Ed Shorts. End-of-October Edition

Lots of educational bits and pieces I won't be able to get to individually, so here's a list of things which have happened or been talked about recently, or are about to be talked about in the near future.

Education Town Hall at Catalina Magnet High. Last Wednesday, a crowd nearly filled the Catalina High auditorium for an education town hall, whose purpose was to explain and discuss the need for more funding for education. Proudly sharing the stage with southern Arizona Democratic legislators were representatives from the Metro Tucson Chamber of Commerce and local realtors. The base of support for increasing our education spending is growing. And it's likely to take center stage this week, because . . .

There may be a deal on the education funding lawsuit. It looks like a tentative, behind-closed-door deal to settle the lawsuit over education funding has been reached. What is it? Only a few people know, and as I write this, none of them are Democratic legislators. The current plan is to hold a special session in the middle of the week. If that happens, that will probably signal they have enough Republican votes to pass a deal Ducey can live with, without needing any Democratic votes they might have to wheel-and-deal to obtain. If they can pass something—a big "if," given the range of views on the Republican side—most of the funding package will likely need ratification from voters, maybe a two part ratification if they plan to sweep funds from First Things First as well as take money from the State Land Trust. If the voters OK the funding—another big "if" (especially in the case of First Things First)—the money won't begin to flow until 2017, unless the legislature decides to put up some money from the general fund now, which wouldn't need voter approval. Lots and lots of moving parts, lots of variables. This is a first, tentative step.

High stakes testing may be scaled back a bit. The Obama administration says it thinks we've gone overboard with our standardized testing regimen. What does that mean? Not a whole lot yet since there aren't many details, and it probably won't mean a whole lot when more details are revealed. One idea is that standardized testing should occupy no more than 2 percent of students' school time. That would mean no more than three-and-a-half days of testing a year, which still sounds like a lot. However, that doesn't include the amount of time spent teaching to the test or giving pretests. Lots and lots of moving parts, lots of variables. The best thing about the statement is the acknowledgement that people have been right to complain about the post-No Child Left Behind emphasis on high stakes testing. That could put a bit of wind in the sails of people who are advocating testing every few years instead of every year, allowing parents to opt their children out of high stakes testing, and making student, teacher and school evaluations include more than a score on a test. And speaking of high stakes tests . . .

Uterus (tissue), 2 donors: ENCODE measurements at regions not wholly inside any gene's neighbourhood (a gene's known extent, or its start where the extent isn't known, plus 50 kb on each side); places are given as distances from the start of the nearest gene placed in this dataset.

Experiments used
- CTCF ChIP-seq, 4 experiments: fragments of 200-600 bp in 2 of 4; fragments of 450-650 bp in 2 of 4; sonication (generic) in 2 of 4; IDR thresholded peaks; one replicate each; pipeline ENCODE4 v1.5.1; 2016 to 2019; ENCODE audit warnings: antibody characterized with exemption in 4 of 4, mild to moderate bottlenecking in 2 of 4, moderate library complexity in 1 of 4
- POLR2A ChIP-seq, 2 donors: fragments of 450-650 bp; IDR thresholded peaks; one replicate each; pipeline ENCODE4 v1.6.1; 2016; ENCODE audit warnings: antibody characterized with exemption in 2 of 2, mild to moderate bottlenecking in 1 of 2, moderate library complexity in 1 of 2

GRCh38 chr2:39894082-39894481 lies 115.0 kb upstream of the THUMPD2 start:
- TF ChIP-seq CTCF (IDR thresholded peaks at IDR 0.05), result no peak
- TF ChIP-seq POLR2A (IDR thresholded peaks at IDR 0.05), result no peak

The results are in from last spring's AzMERIT tests. Apparently, the results from the state's AzMERIT tests have been tabulated and sent out, but they haven't been released to the public. We know the scores will be low, but we don't know how individual schools or school districts did. Low compared to what? Compared to nothing, since these tests are different from the previous AIMS test, so there's no basis for comparison. But there will be lots of agonizing, lots of justifying, lots of explaining over the next few weeks. My prediction: Scores at schools with lots of low income and minority students will fall more precipitously than at schools with higher income students. Some will use that as a reason to scream "Failing schools!" even louder, but it will be a mathematical/statistical result of moving the cut score, not of lower achievement at those schools.

The AZ School Board may vote on Common Core. Ed Supe Diane Douglas is scheduled to talk to the AZ School Board advocating that it get rid of Common Core. Of course, Arizona doesn't actually have a tomato (or a potato) called Common Core. Instead we have a to-mah-to (or a po-tah-to) called Arizona College and Career Ready Standards. Same standards, different name. Given Douglas' rocky relationship with the Board and the fact that most of them disagree with her on this topic, it's unlikely anything will happen. (UPDATE: Common Core rejected by a 6-2 vote)

TUSD and Deseg plaintiffs reached a tentative deal on magnet schools. This may be the closest to a done deal of all the items on this list. TUSD and the deseg plaintiffs have been feuding over what's going on in the magnet schools, and the courts have threatened to cut funding at the schools. Now it looks like the district and the plaintiffs have come to an agreement. It's probably more accurate to say the district has mostly come around to the plaintiffs' way of thinking on the schools, mainly on increasing funding and replacing long term substitutes with permanent teachers. Next, the two sides have to sell the deal to the courts. With them working together, there's a good chance the court will agree.